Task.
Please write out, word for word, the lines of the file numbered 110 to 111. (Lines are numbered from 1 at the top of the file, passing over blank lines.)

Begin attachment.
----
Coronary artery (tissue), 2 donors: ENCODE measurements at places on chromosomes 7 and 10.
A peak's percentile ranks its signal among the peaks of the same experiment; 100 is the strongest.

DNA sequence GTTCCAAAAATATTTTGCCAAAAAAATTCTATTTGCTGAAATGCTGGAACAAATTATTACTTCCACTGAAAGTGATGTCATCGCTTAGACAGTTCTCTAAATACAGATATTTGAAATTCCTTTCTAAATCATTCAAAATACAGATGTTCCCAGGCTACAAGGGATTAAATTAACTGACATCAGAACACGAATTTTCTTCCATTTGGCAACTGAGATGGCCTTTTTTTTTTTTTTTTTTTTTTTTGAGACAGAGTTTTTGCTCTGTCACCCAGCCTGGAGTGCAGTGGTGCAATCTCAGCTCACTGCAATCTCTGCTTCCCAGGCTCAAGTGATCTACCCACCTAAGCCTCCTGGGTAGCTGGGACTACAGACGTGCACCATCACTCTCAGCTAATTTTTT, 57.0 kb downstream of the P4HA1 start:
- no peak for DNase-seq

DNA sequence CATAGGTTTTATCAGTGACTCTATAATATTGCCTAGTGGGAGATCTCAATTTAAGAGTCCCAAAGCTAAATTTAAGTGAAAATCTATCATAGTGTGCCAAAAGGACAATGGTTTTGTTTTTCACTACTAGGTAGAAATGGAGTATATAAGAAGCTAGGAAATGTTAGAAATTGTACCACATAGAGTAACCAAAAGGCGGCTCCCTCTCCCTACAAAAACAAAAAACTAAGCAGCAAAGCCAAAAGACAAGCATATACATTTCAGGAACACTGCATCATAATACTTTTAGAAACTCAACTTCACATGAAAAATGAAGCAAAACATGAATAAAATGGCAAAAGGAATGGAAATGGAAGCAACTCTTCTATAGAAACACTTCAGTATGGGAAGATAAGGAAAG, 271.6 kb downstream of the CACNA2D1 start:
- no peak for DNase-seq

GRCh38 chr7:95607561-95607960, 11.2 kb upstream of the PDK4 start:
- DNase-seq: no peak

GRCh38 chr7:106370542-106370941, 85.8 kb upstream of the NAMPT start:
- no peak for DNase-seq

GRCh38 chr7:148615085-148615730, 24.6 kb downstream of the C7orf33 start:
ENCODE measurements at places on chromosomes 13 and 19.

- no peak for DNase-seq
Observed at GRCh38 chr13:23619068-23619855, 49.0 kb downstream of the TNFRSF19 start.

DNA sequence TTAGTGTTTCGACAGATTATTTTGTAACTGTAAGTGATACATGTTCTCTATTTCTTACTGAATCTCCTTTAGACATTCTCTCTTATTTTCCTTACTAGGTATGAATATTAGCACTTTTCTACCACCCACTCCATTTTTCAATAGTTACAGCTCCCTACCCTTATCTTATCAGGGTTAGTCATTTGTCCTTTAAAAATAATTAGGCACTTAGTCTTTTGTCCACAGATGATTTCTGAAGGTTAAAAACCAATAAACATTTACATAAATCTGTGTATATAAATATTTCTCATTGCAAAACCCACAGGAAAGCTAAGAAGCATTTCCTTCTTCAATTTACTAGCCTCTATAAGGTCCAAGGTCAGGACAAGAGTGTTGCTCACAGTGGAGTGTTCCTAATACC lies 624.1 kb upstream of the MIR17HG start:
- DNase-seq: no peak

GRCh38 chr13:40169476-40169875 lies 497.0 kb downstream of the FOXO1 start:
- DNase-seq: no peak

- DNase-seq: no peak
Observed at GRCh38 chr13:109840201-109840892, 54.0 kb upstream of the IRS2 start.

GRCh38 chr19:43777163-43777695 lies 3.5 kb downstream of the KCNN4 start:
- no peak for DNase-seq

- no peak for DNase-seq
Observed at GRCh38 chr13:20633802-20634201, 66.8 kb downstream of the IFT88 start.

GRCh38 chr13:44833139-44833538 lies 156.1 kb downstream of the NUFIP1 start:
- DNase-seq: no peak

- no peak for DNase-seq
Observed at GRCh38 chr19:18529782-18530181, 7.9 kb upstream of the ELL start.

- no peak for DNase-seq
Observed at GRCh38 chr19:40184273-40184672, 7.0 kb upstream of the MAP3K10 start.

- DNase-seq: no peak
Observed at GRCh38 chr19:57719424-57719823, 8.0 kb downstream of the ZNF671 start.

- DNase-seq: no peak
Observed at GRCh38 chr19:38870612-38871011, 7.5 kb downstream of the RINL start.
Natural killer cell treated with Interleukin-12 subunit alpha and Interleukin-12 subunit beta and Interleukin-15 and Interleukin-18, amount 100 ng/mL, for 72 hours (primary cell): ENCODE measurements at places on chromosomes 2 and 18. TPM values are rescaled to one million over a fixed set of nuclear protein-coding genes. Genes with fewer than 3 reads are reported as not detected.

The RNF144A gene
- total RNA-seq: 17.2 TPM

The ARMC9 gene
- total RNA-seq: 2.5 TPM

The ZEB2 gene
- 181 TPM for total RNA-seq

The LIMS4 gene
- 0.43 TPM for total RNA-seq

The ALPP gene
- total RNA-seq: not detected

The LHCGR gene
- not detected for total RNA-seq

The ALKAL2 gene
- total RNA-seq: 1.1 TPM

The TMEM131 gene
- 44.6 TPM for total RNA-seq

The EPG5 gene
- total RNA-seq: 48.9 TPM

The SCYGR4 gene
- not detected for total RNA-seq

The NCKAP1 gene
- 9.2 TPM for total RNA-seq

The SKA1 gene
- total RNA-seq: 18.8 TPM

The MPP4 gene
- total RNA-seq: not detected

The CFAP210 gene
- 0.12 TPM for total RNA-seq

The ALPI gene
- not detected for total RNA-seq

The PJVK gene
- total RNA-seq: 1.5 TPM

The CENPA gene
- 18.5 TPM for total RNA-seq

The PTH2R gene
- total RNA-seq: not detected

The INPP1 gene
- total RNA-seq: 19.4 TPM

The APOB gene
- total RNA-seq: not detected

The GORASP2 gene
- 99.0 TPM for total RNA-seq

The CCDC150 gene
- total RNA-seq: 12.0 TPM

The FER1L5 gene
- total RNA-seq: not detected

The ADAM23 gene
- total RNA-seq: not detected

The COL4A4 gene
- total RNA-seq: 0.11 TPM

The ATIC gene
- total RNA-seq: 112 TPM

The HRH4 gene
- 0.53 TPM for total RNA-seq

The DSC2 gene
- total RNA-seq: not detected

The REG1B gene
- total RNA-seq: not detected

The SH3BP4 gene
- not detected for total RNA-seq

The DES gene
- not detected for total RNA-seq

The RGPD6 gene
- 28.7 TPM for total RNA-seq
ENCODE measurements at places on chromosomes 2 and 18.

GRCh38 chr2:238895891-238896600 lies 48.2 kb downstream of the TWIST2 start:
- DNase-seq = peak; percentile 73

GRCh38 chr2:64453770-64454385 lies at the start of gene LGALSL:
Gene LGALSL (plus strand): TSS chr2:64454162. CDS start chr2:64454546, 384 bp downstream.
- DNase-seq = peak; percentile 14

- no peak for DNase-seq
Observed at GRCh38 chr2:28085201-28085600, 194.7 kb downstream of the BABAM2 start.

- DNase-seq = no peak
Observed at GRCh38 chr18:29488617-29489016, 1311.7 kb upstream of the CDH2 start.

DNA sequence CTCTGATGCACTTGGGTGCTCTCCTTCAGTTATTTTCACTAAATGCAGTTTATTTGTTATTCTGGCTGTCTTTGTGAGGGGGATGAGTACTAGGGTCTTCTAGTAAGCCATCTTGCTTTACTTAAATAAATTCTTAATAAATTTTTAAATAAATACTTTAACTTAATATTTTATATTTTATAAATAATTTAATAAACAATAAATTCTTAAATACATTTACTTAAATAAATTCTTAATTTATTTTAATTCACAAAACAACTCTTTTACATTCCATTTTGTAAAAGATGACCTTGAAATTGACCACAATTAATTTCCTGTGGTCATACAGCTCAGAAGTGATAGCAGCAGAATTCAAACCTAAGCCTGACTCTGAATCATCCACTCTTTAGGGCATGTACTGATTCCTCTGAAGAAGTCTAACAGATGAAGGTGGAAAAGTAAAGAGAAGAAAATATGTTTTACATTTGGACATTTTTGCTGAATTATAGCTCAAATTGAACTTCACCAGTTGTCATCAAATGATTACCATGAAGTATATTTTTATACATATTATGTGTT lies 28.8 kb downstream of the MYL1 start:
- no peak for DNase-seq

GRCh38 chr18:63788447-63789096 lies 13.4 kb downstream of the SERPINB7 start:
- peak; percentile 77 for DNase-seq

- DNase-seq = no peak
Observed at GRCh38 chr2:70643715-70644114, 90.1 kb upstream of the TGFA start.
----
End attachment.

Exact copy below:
DNA sequence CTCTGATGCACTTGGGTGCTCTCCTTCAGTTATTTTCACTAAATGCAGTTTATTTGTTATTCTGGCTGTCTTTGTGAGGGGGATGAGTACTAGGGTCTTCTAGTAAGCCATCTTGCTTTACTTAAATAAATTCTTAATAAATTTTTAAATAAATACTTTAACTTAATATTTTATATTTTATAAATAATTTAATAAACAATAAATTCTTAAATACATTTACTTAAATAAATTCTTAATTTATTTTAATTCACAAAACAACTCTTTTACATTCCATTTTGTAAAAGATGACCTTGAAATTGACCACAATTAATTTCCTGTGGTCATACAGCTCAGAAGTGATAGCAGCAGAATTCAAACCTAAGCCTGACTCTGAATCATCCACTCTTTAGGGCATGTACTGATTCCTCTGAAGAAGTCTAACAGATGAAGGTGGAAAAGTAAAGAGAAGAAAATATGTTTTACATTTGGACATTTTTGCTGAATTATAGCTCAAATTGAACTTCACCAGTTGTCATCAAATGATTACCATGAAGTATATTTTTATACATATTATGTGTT lies 28.8 kb downstream of the MYL1 start:
- no peak for DNase-seq